“The false and misleading narrative put forth to the public misrepresented Binance as maintaining control over WazirX users’ assets, user activity, and the platform’s operations,” Binance said Friday. “The reality, as we said time and time again, is that Binance provided Zanmai wallet services only as a tech solution for their operations of the WazirX exchange. Binance has never managed or controlled WazirX’s operations, including in relation to users’ assets and user activity.”
Binance said it has “invited” Zanmai as an exception to work out arrangements with the firm to withdraw any remaining assets after February 3 but whether such arrangements will materialize “ultimately lies with the Zanmai team.”
In a statement late Friday, a WazirX spokesperson said the firm has initiated the process of transferring assets to multi-sig wallets, which it expects to be fully completed within the next few hours. “Users can continue to trade, deposit & withdraw funds as usual. Your funds are safe with us,” the spokesperson added.
Direct customers of Binance are not impacted by the dispute between the firms, Binance said.
WazirX is one of the largest crypto exchanges in India. The firm processed over $10 billion worth of trades last year. Its dispute with Binance is only one of the headaches for the firm, which, like its local rivals CoinSwitch and CoinDCX, is also grappling with an increasingly hostile regulatory environment.
India’s tax rules on crypto, which went into effect last April, have resulted in local exchanges ceding the lion’s share of the market to those operated by foreign players, according to a report. Binance, Coinbase and other foreign exchanges commanded 67.6% of the crypto market share in India as of October 2022, up from 50% in November 2021, according to New Delhi-based think tank Esya.
All Indian exchanges have also seen trading volume on their platforms — their marquee business line — dwindle amid the new tax regime and ongoing market downturn.
Apple pulls Binance, Kraken, other crypto apps from India App Store
Apple has pulled apps of at least nine crypto exchanges, including Binance and Kraken, from its App Store in India, less than two weeks after most of these global firms were flagged for operating “illegally” in the country. Financial Intelligence Unit (FIU), an Indian government agency that scrutinizes financial transactions, late last month issued show cause notices to nine crypto firms and alleged that they weren’t compliant with India’s anti-money laundering rules.
FIU had asked India’s IT Ministry to block websites of all the nine services in India. Other exchanges whose apps have been pulled are Huobi, Gate.io, Bittrex, and Bitfinex. Bitstamp, another offending exchange named by the FIU, was still operational on App Store in India, though the eponymous app of OKX had also disappeared.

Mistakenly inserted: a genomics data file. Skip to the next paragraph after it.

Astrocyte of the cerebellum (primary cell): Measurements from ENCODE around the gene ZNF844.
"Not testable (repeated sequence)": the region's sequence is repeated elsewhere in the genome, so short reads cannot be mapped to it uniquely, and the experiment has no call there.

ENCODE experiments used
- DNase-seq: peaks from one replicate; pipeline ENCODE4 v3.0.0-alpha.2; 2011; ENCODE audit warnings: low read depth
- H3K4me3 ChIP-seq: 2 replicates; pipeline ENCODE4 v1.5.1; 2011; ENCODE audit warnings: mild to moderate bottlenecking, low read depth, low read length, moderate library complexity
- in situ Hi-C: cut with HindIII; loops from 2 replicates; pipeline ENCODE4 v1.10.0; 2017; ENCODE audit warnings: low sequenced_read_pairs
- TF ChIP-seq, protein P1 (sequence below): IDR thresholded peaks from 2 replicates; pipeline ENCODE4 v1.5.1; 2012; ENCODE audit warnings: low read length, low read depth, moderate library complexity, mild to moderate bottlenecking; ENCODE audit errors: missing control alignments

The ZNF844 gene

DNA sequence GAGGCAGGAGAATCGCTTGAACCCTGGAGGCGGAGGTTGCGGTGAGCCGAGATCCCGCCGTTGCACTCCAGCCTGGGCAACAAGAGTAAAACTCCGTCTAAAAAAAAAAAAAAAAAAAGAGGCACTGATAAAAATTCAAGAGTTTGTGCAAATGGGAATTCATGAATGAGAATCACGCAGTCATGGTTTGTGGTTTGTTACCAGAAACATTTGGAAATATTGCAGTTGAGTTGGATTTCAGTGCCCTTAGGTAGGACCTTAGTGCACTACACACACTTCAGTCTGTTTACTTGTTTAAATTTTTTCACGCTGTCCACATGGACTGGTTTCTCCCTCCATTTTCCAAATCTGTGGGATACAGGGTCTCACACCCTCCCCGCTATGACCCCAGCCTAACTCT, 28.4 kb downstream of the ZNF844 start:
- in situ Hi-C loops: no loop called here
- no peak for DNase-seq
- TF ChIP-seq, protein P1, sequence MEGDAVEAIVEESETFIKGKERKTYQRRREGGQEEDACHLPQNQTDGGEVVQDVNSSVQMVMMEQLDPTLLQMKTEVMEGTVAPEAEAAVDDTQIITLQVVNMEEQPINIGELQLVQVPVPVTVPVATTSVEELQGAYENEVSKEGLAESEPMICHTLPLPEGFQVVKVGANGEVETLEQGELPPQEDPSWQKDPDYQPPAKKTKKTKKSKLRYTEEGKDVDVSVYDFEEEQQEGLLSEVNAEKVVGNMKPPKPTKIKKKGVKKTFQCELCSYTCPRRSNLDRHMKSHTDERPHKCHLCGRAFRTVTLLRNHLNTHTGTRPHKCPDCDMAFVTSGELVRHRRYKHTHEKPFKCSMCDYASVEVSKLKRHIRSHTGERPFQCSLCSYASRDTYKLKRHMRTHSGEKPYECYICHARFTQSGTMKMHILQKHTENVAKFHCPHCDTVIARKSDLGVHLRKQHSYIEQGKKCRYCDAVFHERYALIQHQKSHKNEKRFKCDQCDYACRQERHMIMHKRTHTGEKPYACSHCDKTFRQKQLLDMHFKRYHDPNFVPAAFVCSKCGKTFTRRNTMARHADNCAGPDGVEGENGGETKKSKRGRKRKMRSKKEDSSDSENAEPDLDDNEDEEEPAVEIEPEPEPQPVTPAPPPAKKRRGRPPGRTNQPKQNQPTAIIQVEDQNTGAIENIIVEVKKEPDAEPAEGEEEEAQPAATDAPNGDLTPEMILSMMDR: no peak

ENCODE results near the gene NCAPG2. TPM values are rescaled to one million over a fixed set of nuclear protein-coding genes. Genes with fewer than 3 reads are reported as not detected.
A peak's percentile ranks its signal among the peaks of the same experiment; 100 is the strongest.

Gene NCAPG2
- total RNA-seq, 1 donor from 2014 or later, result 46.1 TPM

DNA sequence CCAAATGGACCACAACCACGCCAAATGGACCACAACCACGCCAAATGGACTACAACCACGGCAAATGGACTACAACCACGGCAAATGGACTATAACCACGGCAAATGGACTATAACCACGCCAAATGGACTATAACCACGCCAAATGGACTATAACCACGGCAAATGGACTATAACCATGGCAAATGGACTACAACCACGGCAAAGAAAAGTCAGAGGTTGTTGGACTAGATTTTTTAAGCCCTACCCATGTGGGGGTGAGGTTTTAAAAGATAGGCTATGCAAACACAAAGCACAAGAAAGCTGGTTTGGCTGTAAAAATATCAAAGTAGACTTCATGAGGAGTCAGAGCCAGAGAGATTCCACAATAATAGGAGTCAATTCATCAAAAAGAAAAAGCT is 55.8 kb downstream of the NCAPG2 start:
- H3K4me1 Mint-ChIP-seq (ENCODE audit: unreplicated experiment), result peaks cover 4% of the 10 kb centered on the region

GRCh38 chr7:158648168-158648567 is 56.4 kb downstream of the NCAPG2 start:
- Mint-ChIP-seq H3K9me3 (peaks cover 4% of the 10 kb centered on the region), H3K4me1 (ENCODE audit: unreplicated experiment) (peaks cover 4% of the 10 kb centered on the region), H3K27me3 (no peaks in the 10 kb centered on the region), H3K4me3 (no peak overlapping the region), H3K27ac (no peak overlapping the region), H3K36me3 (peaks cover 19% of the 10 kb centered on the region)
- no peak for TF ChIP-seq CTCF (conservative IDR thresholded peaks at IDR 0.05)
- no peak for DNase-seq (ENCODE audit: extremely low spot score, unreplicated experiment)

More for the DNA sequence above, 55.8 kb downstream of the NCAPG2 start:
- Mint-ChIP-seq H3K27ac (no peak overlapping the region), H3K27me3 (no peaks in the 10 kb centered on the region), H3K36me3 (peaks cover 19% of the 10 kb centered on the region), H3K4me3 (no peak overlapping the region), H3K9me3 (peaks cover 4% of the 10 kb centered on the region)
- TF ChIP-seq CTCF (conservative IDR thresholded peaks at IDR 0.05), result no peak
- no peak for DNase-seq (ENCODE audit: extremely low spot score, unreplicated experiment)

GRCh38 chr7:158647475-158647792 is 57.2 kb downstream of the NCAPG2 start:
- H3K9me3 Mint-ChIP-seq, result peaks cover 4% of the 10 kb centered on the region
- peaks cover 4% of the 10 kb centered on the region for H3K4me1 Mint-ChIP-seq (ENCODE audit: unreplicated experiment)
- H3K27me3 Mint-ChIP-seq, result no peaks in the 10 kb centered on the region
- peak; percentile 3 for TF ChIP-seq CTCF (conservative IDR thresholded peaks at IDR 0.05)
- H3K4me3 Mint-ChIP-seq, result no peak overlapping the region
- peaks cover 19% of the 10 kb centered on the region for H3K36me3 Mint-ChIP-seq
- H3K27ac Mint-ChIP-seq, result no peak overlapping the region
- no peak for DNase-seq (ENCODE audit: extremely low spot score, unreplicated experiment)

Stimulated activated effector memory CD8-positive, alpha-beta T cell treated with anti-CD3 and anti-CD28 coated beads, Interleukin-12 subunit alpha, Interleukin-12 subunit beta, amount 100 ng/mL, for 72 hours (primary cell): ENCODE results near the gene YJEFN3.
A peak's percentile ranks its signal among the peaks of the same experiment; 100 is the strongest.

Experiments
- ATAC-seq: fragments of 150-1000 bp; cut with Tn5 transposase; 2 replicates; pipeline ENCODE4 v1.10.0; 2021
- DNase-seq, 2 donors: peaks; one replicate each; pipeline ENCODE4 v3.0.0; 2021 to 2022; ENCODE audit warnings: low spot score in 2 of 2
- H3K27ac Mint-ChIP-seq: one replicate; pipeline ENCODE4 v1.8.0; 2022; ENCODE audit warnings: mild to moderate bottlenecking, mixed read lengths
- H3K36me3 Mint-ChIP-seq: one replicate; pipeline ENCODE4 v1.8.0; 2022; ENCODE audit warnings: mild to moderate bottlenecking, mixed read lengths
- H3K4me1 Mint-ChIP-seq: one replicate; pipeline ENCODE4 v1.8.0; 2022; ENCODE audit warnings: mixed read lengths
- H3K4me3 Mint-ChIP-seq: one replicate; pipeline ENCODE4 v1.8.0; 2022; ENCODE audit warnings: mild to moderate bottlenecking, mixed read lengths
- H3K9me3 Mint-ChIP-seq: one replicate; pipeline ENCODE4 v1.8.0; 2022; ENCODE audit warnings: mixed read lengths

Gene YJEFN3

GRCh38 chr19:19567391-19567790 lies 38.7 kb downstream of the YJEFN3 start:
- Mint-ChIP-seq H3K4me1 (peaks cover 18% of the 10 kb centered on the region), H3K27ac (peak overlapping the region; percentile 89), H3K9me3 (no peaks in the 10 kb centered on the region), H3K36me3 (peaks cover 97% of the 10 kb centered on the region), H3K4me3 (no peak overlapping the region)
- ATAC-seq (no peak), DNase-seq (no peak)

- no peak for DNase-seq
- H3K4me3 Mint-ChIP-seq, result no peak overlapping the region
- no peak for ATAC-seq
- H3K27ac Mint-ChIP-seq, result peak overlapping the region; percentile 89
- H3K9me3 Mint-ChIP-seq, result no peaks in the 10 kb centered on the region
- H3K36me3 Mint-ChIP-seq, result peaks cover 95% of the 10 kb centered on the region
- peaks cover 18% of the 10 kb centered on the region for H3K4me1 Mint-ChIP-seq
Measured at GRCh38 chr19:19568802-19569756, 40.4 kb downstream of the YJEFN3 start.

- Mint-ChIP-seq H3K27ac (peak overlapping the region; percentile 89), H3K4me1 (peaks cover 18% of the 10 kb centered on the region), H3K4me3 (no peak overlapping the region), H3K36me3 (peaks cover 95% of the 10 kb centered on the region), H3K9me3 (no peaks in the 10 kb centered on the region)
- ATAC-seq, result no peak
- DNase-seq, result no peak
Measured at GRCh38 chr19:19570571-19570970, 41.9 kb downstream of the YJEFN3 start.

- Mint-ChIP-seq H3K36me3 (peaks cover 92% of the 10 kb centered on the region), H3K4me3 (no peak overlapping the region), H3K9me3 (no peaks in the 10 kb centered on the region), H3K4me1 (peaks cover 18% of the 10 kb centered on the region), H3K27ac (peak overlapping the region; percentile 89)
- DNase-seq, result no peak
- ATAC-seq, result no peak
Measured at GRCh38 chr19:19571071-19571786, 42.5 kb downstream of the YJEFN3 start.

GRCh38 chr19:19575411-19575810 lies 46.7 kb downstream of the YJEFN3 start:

The apps are still listed on the Google Play Store in India and their websites are also still accessible in the country. Users who had already installed the apps on their devices can continue accessing them.
Apple didn’t respond to a request for comment. In a message Wednesday evening, Binance assured existing customers in India that their funds were safe.
“We are working hard to engage in constructive policy-making that seeks to benefit every user and all market participants,” the top crypto exchange wrote to customers. “We continue to bet big on India as a leading web3 market and we are exploring all avenues to establish a long-term sustainable business in India.”
Many Indian traders have switched to global cryptocurrency platforms in recent quarters in an apparent move to evade taxes. India began taxing virtual currencies last year, levying a 30% tax on the gains and a 1% deduction on each crypto transaction. India-based crypto exchanges, including a16z-backed CoinSwitch Kuber, B Capital-backed CoinDCX and former Binance partner WazirX, continue to require rigorous know-your-customer verifications before onboarding new users, but the same hasn’t been true of many global platforms. (Trading volume on WazirX has dropped by a staggering 97% in two years partly because many traders have moved to global apps.)
“CoinSwitch and CoinSwitch PRO, as well as several other Indian VDA exchanges, are already compliant with India’s PMLA requirements for VASPs, and there is no reason why offshore exchanges shouldn’t do the same, should they wish to do business in India,” Ashish Singhal, co-founder and chief executive of CoinSwitch, wrote on X. “Offshore exchanges should actively consider registering with the FIU-IND and comply with India’s AML and CFT measures. This is also better for consumer protection in India since there will be greater regulatory oversight of the ecosystem.”
The Indian cryptocurrency exchanges CoinDCX and CoinSwitch Kuber had previously cautioned the New Delhi government that its new taxation policy on crypto would lead many users to shift to decentralized exchanges or seek out noncompliant services. On Tuesday, CoinDCX announced that it would provide rewards to customers who transfer their crypto assets from global exchanges to its India-based platform.
India has historically taken a tough stance on cryptocurrencies and the companies that enable their trading. The Reserve Bank of India implemented a ban on cryptocurrencies in the country about five years ago. While this ban was eventually struck down by India’s Supreme Court, the central bank has persisted in advocating for outlawing crypto since then and its top officials have likened the virtual digital assets to a Ponzi scheme.
Coinbase, another popular global crypto exchange, stopped onboarding new customers in India last year. Coinbase chief executive Brian Armstrong alleged in 2022 that the firm was facing “informal pressure” from the central bank in India.